The conservation status of Banggai cardinalfish is Endangered.
A Banggai cardinalfish is a small fish and can grow up to a length of 2-3 in (6-8 cm). This species is characterized by a bright, silvery body, with white spots. Each fish has roughly three vertical black stripes along the entire body. It is this striking visual combination that helps distinguish them from other species. The Banggai also have a tasseled dorsal fin, second dorsal fin rays, and a forked caudal fin near their read end. Male and female fish look similar, except for the mild sexual dimorphism observed during breeding.
This is a very cute species, with their harmless nature and striking visual appearance. This also makes them popular with fishers and the aquarium trade.
Fish mostly use non-verbal cues to communicate. The Banggai fish is especially known for its 'tremble', observed when a female fish courts a male fish.
A Banggai cardinalfish can grow 2-3 in (6-8 cm) in length. With this, it is half the size of a shrimp.
The speed of the Banggai cardinalfish is not known. But marine experts believe that small fish can swim much faster than large fish due to their aquadynamic body structure. In fact, the caudal fin in the Banggai cardinalfish is especially useful in achieving higher speeds in water.
Banggai cardinalfish are very small fish, weighing around 0.4-0.45 oz (11-13 g).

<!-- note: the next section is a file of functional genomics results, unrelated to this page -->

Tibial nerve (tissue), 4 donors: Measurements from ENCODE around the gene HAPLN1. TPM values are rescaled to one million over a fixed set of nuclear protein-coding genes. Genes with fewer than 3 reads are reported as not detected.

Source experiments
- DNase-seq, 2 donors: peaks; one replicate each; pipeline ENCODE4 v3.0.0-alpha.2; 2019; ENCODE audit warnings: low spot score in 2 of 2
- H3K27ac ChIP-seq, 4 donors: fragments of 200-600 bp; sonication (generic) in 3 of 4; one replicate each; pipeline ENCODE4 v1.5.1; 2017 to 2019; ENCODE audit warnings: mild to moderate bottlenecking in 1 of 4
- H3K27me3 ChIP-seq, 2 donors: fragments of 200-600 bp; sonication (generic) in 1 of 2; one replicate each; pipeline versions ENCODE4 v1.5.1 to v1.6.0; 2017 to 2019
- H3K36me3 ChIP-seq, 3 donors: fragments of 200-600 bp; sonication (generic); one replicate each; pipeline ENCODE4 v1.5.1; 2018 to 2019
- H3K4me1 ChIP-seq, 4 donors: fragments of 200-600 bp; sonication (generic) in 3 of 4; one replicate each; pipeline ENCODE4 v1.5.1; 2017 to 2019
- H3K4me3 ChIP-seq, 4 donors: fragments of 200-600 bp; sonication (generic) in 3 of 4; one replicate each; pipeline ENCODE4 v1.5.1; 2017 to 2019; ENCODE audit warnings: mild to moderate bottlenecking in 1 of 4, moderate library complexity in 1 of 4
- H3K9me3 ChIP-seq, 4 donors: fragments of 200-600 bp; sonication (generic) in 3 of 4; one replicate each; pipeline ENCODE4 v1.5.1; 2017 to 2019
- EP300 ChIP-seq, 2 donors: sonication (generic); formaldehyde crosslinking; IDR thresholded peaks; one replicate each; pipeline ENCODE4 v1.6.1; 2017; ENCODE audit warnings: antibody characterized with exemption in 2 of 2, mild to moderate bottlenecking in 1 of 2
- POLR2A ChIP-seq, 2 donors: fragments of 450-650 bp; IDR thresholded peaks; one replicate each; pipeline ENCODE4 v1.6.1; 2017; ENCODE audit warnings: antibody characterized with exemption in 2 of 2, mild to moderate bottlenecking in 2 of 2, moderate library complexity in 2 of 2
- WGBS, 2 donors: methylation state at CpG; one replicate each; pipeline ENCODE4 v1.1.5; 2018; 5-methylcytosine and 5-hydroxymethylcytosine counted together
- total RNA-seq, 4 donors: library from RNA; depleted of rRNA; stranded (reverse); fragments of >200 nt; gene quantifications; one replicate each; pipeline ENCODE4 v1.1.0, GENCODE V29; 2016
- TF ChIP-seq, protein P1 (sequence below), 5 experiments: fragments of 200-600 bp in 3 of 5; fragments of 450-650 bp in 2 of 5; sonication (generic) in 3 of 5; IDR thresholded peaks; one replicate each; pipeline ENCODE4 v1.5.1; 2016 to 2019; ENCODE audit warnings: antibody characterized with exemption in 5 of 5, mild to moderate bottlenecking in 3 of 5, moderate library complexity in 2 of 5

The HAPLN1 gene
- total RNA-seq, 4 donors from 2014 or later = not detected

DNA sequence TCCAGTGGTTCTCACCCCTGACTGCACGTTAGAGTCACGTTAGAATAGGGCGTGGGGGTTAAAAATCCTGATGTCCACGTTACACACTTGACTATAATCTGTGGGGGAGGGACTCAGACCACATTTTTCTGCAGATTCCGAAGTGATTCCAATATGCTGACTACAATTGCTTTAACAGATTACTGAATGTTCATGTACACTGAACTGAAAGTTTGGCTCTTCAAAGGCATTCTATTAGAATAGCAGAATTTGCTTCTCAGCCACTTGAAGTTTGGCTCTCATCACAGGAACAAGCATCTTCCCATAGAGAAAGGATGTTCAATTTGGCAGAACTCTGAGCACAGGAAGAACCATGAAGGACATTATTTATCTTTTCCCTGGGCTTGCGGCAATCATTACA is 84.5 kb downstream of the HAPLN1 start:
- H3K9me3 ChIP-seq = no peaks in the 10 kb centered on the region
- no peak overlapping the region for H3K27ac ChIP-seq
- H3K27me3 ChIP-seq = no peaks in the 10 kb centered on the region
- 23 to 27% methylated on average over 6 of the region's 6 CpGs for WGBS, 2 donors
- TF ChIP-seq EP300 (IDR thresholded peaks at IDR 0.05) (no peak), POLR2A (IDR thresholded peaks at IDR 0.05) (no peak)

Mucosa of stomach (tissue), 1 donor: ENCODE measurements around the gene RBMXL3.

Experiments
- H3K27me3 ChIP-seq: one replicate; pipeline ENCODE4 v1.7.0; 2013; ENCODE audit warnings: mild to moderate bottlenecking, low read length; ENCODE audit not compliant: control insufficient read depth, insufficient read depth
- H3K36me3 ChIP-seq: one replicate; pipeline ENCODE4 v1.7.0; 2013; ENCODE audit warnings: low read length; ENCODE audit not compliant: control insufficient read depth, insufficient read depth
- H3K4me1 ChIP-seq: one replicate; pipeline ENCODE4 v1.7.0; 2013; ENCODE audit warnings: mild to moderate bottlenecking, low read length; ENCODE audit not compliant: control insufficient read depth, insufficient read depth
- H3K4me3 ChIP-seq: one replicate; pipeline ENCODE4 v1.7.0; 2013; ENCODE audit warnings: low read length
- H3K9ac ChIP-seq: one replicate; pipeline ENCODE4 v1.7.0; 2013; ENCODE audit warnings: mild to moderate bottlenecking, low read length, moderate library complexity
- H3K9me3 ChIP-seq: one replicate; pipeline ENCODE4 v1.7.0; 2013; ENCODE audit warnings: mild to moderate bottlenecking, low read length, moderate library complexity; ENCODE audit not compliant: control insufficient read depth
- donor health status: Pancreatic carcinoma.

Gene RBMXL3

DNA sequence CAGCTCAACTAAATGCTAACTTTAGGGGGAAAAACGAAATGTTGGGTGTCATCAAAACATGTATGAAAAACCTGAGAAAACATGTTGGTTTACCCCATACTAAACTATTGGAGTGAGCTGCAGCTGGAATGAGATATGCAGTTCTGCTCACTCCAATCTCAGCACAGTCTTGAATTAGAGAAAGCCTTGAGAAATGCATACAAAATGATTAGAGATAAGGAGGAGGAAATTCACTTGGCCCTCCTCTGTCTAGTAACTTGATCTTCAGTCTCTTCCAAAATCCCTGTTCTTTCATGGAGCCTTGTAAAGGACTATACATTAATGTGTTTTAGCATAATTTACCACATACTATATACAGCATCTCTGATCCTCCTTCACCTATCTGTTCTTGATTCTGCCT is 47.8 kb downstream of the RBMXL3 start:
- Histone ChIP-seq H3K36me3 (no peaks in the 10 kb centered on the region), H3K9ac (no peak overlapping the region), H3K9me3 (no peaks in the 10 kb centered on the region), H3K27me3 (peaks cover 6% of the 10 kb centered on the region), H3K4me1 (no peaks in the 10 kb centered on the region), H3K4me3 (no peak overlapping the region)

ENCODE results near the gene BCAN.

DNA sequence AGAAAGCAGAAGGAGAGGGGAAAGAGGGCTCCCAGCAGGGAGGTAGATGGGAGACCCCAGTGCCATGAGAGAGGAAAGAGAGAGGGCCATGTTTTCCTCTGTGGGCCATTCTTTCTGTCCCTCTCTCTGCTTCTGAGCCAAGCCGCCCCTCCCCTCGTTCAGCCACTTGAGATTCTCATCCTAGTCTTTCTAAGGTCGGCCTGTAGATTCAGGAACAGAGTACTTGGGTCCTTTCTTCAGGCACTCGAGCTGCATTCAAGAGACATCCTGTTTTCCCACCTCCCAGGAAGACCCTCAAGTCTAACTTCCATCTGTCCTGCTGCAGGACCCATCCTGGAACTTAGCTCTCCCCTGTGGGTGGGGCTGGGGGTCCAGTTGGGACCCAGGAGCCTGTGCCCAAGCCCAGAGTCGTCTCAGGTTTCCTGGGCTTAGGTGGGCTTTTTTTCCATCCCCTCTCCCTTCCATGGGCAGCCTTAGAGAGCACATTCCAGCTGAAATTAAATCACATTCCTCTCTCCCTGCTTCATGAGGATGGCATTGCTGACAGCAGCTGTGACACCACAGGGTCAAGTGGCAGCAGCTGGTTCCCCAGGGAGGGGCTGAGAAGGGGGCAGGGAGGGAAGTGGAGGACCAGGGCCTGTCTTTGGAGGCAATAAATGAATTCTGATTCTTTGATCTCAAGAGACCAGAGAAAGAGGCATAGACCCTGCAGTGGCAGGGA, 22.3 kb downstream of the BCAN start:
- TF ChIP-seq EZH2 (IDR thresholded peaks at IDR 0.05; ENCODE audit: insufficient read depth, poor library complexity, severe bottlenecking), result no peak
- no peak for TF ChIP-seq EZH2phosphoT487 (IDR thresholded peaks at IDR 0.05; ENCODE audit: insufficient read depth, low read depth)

Both genders of Banggai cardinalfish are simply called fish. They also exhibit sexual monomorphism, meaning that they also look similar.
On a side note, do you know that some fish can actually change their gender midway during their lifetime? This is not possible for the Banggai cardinalfish species. But a fish that changes its gender is called a hermaphrodite.
A baby Banggai cardinalfish is typically called a fry.
Also, a fish goes through multiple life stages as part of its development. In this marine species, the life stages include eggs, fry, juvenile, and adult. An adult female Banggai fish lays a clutch of eggs after mating with a male. In some fish species, the eggs go through a larval phase before they hatch into fully formed fish bodies. The eggs of a Banggai cardinalfish directly hatch into fry, without going through a larval phase. It is a young fish before it achieves sexual maturity. It is a fully grown fish that has achieved sexual maturity and can breed.
This marine species is an omnivore. They feed on plankton, small deep-sea organisms, and small crustaceans like copepods. When they are in a captive-bred habitat, breeders feed them frozen or live animals like brine shrimp, before they are gradually switched to dry fish food.
Banggai cardinalfish are also preyed on by several animal species in the sea, including lionfish.
Banggai cardinalfish are not dangerous to humans. They are small fish that mostly feed on plankton and small crustaceans. They are also adopted by humans as a kind of show pet, captive bred in a small water tank or aquarium. In fact, the aquarium trade is responsible for making this fish an Endangered species.
Yes, they make great pets as they are pretty fish and not dangerous to humans.